Asbestos problems buffet ex-logger

Louis Sylte

Louis Sylte shows scenes of his logging days.
Photo by Oscar Roloff/Woodinville Weekly.

Oscar Roloff by Oscar Roloff
When World War II erupted, Louis Sylte rushed down to the local Navy recruiting office to seek enlistment into their construction battalion unit.
   When he told them of his extensive backround, the officials said they were only allowed to enlist men as seamen and he was way over-qualified.
   He then rushed to Bremerton Naval shipyard and applied for entry as a pipe-fitter and was accepted.
   Here he spent four years surrounded by asbestos work. At that time, no one was aware of the asbestos danger. Consequently, today, Louis at 82 is hooked up to an oxygen making machine that is in his bathroom. Nearly 50 feet of rubber hose runs from the machine to Louis to keep him alive. For him it's that way for 24 hours a day.
   If he leaves his apartment, he's hooked up to a portable oxygen bottle that's good for two hours, that's all. Thus Louis can't be away too long.
   So today he's paying his dues for volunteering for navy yard duty. He receives no disability for that problem.

   His parents came from Norway, briefly resided near Sylvania, then settled on the Eastside.
   Born in 1913, Louis attended local schools to graduate from high school in 1932 as a star pitcher.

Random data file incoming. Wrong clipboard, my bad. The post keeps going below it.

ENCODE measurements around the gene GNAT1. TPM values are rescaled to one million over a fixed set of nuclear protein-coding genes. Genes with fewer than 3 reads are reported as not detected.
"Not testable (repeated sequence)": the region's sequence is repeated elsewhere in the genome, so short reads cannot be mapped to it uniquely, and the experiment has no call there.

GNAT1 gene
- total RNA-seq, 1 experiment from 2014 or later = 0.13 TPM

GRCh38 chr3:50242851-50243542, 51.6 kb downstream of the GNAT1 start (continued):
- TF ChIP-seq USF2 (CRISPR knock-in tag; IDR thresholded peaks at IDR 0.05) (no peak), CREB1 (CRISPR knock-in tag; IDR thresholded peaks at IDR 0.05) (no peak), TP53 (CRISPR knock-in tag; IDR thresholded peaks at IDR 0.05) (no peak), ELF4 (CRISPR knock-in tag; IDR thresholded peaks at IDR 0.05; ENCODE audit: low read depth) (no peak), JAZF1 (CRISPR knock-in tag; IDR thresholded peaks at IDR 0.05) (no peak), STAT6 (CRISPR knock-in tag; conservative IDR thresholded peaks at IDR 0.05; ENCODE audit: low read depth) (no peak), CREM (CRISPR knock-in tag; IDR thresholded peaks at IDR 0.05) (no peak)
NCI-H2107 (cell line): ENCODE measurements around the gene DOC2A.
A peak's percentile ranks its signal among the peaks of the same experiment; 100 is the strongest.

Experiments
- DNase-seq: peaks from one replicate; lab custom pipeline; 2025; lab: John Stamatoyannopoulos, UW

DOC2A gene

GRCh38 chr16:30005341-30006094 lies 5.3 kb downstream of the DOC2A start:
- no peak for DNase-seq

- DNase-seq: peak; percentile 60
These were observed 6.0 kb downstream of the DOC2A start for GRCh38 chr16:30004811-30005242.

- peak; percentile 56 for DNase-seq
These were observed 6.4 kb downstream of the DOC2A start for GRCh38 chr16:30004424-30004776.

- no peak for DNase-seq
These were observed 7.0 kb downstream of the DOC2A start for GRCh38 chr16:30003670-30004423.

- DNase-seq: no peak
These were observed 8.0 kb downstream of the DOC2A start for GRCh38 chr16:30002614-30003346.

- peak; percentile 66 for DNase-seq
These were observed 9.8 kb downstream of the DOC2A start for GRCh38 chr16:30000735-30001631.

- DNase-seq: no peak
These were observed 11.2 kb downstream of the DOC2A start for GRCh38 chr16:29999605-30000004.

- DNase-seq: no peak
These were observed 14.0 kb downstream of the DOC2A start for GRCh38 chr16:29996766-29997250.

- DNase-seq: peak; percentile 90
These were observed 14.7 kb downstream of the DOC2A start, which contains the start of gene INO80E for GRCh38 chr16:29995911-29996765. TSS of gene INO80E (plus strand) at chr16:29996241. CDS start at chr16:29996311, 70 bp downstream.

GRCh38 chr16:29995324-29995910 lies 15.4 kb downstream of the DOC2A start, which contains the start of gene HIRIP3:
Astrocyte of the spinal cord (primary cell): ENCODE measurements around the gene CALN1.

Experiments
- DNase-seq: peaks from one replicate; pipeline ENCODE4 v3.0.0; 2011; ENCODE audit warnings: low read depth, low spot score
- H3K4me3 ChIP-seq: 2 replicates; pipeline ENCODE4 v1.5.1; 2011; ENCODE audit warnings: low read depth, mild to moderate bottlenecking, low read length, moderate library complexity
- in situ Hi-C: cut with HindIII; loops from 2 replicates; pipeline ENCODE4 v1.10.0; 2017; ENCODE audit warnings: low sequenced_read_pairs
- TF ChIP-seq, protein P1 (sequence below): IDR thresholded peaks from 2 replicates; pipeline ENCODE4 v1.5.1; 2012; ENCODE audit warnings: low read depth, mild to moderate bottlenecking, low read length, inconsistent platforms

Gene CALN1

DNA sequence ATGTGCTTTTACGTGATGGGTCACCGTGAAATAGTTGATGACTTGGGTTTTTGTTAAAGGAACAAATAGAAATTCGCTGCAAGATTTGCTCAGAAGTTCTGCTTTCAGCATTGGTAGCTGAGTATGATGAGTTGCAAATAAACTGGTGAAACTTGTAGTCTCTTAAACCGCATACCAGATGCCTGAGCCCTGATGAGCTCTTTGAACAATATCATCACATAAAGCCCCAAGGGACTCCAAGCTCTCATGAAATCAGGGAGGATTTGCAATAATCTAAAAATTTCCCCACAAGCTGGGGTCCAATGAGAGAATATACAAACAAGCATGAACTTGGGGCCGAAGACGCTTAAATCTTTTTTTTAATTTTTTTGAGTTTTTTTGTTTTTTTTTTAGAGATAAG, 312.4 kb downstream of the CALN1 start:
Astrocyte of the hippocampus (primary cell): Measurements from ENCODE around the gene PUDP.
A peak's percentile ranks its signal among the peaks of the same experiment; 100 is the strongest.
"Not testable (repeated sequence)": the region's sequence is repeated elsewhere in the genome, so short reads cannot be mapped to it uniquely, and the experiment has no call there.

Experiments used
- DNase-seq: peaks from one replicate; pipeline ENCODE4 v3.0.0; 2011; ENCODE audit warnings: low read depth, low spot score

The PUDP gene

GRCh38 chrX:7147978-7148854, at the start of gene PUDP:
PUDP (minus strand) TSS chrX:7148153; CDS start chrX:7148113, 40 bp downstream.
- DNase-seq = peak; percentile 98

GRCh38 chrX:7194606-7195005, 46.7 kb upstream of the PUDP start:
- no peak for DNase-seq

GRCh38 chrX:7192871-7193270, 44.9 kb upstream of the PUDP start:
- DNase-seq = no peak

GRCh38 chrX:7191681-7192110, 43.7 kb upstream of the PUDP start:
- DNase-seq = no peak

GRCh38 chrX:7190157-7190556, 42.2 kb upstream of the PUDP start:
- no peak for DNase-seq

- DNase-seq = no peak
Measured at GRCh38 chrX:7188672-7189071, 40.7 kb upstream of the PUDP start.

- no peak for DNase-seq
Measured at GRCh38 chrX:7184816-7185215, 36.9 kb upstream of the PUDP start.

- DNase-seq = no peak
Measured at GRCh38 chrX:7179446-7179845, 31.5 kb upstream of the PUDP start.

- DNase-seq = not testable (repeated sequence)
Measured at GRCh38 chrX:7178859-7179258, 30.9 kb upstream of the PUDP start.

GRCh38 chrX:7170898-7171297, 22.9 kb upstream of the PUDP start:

From there, he worked for Siler Logging Company, yet he found time to play semi-pro baseball and set many a record.
   He spent many years logging the then-great forests of the Eastside. "The huge area was full of giant trees. One tree was so huge it took us four days to get it down. All we had were plain saws. I used to climb up 80 feet or more to top trees. It was extremely dangerous," the former logger recalled.
   As he mentioned the many Eastside loggers he'd worked with and the people he then knew, I said, "I know them all. Years ago I wrote about them." A small world, indeed.
   When time permitted, Louis taught square dance lessons to many area people. (Though I used to square dance, he didn't teach me.)
   In 1965 Louis bought property on Chinook Pass and built a nice house on it, then retired there in 1974.
   "When my breathing became worse, I had to return here to be near my medical facilities," he said, "The place will now go to my son."
   After Louis's wife Juanita died of cancer, he remarried; his wife's name is Grace.
   What does the ex-logger think of the bulging Eastside? "There's been a tremendous change. Progress will not be stilled. I recall the roads when they were narrow wagon roads. And the three Gisle brothers owned a Stanley Steamer and ran it up and down the roads until the tires gave out. The three were Einar, Oscar, and Sid. They had two twin sisters," Louis recalled.
   I remember one of the Gisle women, wrote about her. In fact, I've been in their old log cabin home. Probably now demolished.
   "I've had a good life," Louis concluded.